Lawrence Krauss: The big question, the thing you probably wake upper morning and ask yourself, why do we live in a universe full of matter and antimatter?
Ted Simons: You and me both.
Lawrence Krauss: And the answer -- you should, because it's really remarkable. If you were a sensible creator you'd create a universe with equal amounts of matter and antimatter because they have the same mass. And if you dump a lot of energy in the universe, heat it up you'll produce equal amounts of particles and antiparticles. And so, what's really weird, when we look at the galaxies, we only see matter and no antimatter. The antimatter we create in laboratories, we can do that by collisions. And so we think, and one of the great unheralded developments in theoretical physics is a way to understand how you might start out with a universe with equal amounts of matter and antimatter and end up with a universe we live in. If it wasn't the case, the universe would be boring. We wouldn't be having this conversation. If you had equal amounts, they'd all annihilate and you'd have nothing left in the universe. It turns out we think through processes we can sort of understand, for every billion particles of antimatter in the universe, a billion and one particles of matter were made. So the billion particles of matter and the billion parties of antimatter are annihilated and that actually produces the cosmic microwave background radiation that we see. There are a billion photons in the cosmic microwave background for each proton in the universe, but that one extra particle of matter didn't have any particles of antimatter to annihilate & with and it got left over. If you do that in every region of space you end up with enough matter to account for everything you see.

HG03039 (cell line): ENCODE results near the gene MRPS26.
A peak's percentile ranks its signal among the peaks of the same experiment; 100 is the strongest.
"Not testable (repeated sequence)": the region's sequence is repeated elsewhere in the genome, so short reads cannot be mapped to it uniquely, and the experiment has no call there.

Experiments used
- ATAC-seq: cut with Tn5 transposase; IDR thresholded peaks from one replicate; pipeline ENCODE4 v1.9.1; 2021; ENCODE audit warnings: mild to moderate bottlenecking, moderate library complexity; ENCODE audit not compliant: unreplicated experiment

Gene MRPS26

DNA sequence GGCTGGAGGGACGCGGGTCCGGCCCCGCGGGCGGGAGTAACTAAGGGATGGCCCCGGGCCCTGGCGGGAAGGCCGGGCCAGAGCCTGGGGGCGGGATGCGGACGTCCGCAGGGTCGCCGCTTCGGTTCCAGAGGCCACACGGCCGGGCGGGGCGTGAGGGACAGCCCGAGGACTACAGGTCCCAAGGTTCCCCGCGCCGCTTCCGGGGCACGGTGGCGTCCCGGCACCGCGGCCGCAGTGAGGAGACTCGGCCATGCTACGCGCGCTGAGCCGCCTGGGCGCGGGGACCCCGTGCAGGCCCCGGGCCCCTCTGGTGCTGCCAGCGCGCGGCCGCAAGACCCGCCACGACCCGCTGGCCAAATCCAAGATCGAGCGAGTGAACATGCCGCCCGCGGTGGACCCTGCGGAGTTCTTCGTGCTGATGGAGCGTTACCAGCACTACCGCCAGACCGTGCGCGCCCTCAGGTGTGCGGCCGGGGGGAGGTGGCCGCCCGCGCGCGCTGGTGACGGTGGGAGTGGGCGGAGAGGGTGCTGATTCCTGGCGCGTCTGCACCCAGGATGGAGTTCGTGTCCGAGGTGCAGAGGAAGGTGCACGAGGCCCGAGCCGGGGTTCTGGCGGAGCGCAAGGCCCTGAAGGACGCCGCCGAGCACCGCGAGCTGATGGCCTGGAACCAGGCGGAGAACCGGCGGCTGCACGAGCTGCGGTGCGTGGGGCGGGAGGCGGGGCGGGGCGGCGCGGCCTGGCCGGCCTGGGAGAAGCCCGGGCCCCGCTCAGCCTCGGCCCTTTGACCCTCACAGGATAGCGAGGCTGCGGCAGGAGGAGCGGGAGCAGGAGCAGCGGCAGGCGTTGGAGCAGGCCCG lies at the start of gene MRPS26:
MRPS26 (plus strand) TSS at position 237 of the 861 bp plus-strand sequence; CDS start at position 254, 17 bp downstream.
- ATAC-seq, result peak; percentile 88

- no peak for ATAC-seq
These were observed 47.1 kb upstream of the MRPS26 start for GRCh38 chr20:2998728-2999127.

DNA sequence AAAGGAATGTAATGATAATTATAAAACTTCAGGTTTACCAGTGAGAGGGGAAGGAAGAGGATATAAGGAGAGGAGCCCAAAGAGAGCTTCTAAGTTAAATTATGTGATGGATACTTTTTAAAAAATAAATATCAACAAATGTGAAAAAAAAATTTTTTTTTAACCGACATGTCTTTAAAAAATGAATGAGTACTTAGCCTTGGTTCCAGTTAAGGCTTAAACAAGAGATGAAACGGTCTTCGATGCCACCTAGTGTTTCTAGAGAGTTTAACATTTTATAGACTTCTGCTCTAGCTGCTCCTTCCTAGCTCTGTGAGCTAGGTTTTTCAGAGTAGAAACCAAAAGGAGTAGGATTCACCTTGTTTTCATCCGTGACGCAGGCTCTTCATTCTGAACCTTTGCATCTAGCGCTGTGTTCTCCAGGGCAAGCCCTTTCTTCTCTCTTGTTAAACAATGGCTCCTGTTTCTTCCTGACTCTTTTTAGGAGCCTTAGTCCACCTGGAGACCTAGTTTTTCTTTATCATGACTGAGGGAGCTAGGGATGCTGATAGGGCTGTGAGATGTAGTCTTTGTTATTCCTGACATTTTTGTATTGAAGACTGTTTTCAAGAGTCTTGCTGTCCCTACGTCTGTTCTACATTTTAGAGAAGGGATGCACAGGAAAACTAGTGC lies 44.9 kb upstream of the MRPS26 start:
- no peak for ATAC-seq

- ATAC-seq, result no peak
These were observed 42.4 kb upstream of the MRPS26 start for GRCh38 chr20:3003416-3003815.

Ted Simon: Thus, that's what we have.
Lawrence Krauss: That's what we have. That's a theory. The neat thing would be to test that theory. And you would have to have some process that creates -- starts out with equal amounts of matter and antimatter and creates matter. Physics is a two-way street. If you can create matter where there was none before you should be able to destroy it. The prediction of this theory is that diamonds are not eternal. That if you take a proton, like the protons that make up particles in this table, if you wait long enough they'll decay. They'll decay and disappear. You have to wait a long time. About we think about 10 to 35 years, which is about a billion, billion, billion times the age of the universe almost. And you might say, how can you test that? Quantum mechanics, again. Because if you get 10 to 35 protons in a single place, on average one will decay each year. We have big big tanks of water underground, Japan and other places, 50,000 tons of water, instrumented with photo tubes sitting there in the dark to wait and see if any protons - again they haven't decay the yet --